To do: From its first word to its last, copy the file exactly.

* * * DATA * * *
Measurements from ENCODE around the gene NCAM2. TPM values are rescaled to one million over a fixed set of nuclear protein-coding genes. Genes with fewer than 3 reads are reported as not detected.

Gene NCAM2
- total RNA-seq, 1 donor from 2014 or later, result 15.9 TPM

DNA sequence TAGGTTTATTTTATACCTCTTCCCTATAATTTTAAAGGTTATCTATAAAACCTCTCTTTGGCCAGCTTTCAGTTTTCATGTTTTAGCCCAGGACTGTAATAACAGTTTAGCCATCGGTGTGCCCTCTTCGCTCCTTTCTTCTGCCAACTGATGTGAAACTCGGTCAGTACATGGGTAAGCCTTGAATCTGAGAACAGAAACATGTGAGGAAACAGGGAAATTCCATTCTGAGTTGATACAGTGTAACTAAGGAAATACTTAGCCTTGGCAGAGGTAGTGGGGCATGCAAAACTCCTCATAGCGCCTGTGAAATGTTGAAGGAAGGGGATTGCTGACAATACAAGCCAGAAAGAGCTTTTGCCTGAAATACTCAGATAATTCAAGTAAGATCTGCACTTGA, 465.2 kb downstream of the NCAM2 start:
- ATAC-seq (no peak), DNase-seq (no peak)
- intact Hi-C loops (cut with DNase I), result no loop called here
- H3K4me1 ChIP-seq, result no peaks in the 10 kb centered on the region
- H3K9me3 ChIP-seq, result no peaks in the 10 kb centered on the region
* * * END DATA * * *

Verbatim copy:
Measurements from ENCODE around the gene NCAM2. TPM values are rescaled to one million over a fixed set of nuclear protein-coding genes. Genes with fewer than 3 reads are reported as not detected.

Gene NCAM2
- total RNA-seq, 1 donor from 2014 or later, result 15.9 TPM

DNA sequence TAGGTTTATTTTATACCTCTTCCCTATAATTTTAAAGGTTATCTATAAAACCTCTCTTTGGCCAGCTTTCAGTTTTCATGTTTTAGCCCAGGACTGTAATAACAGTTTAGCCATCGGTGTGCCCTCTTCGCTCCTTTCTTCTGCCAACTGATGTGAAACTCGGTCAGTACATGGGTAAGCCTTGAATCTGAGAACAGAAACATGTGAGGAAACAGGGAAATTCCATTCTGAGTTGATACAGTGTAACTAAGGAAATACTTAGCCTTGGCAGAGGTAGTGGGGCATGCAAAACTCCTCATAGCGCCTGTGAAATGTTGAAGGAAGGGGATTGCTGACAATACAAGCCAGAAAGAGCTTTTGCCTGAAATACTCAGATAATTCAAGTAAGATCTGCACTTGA, 465.2 kb downstream of the NCAM2 start:
- ATAC-seq (no peak), DNase-seq (no peak)
- intact Hi-C loops (cut with DNase I), result no loop called here
- H3K4me1 ChIP-seq, result no peaks in the 10 kb centered on the region
- H3K9me3 ChIP-seq, result no peaks in the 10 kb centered on the region